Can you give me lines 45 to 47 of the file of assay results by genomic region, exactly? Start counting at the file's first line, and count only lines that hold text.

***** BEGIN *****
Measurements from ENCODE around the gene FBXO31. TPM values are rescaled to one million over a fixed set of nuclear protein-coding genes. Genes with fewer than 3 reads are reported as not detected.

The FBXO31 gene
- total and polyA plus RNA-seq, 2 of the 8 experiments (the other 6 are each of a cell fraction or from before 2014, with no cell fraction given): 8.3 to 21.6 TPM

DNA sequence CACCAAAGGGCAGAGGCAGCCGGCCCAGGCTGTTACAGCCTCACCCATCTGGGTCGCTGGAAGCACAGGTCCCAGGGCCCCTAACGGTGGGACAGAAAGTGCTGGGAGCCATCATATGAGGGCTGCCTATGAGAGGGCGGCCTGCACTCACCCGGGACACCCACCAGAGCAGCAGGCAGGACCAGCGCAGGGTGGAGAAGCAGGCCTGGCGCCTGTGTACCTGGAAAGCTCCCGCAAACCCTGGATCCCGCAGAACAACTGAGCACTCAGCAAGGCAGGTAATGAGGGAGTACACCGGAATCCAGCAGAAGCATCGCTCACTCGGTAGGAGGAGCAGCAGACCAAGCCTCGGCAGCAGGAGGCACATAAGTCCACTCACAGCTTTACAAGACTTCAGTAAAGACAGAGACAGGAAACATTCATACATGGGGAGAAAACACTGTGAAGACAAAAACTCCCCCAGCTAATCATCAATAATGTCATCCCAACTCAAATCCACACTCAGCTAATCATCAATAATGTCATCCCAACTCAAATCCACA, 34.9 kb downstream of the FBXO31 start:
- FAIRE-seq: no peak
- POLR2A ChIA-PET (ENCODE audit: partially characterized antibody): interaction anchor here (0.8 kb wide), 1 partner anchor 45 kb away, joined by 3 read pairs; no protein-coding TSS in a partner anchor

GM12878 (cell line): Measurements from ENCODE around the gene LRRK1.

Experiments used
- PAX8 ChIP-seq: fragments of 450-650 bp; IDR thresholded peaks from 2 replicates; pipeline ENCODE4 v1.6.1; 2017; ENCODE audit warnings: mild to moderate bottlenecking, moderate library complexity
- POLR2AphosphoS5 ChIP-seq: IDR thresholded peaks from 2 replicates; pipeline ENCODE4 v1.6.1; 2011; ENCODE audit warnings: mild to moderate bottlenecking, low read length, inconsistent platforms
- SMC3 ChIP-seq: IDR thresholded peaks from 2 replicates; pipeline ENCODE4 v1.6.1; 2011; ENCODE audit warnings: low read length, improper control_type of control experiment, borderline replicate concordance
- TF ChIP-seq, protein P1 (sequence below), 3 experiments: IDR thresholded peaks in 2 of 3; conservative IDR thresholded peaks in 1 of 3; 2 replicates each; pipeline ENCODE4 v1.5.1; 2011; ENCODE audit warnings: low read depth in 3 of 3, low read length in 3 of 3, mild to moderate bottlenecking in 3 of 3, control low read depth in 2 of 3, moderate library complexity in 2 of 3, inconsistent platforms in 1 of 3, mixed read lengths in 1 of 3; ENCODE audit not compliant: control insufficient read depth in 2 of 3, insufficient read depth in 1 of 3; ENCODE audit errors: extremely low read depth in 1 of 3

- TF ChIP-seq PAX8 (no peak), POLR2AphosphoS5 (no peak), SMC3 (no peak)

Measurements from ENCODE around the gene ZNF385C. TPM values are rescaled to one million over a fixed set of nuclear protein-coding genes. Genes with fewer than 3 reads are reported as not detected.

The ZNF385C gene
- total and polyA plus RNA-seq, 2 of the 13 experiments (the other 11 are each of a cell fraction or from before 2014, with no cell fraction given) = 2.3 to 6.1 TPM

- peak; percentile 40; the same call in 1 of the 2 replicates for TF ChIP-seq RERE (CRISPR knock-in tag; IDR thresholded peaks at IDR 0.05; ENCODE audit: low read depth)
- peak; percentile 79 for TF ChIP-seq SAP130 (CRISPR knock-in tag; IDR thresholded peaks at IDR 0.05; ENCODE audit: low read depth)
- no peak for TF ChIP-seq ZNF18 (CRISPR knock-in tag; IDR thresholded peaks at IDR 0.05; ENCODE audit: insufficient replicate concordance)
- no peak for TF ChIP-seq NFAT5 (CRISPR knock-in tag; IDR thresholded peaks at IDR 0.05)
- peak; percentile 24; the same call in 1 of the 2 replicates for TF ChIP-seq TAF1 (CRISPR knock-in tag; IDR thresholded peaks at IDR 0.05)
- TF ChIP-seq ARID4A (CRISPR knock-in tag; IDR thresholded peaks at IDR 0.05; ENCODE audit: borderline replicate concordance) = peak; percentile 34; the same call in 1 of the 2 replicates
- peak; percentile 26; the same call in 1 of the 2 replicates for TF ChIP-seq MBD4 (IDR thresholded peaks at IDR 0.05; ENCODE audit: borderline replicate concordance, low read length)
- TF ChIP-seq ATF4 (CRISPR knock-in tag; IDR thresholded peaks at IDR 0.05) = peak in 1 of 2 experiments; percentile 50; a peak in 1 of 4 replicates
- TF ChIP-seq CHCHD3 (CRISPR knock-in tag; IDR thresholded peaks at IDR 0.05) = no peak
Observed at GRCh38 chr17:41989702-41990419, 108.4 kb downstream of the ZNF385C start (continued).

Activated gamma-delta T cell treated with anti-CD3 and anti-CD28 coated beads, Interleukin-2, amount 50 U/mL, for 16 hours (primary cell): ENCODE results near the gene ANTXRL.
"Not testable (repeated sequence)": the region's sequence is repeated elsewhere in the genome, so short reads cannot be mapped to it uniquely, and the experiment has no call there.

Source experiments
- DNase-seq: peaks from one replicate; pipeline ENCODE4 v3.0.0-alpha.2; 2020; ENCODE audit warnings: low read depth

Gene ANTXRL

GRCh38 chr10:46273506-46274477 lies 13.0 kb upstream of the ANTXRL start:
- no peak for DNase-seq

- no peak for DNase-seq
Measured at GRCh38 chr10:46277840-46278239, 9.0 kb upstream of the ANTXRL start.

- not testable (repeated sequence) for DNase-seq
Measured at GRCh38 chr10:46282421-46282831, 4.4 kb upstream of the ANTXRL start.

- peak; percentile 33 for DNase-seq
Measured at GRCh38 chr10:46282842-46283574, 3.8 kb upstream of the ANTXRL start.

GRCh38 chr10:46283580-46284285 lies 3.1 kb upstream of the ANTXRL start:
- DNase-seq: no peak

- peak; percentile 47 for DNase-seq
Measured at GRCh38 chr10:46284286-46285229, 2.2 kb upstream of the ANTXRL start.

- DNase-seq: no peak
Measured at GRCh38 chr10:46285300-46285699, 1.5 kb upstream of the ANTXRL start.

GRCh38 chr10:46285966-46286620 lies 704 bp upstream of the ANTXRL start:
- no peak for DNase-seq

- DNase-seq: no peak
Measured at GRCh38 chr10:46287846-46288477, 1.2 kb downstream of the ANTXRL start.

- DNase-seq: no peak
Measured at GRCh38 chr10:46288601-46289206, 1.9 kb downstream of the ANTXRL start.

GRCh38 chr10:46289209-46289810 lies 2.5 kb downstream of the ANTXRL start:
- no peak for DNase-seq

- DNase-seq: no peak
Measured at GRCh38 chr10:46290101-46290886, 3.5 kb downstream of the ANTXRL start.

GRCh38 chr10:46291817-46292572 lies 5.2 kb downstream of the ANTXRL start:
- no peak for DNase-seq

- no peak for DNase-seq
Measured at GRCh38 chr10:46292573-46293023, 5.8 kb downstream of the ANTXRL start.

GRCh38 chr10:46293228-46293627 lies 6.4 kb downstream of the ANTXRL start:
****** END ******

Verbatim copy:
Measured at GRCh38 chr10:46285300-46285699, 1.5 kb upstream of the ANTXRL start.

GRCh38 chr10:46285966-46286620 lies 704 bp upstream of the ANTXRL start:
- no peak for DNase-seq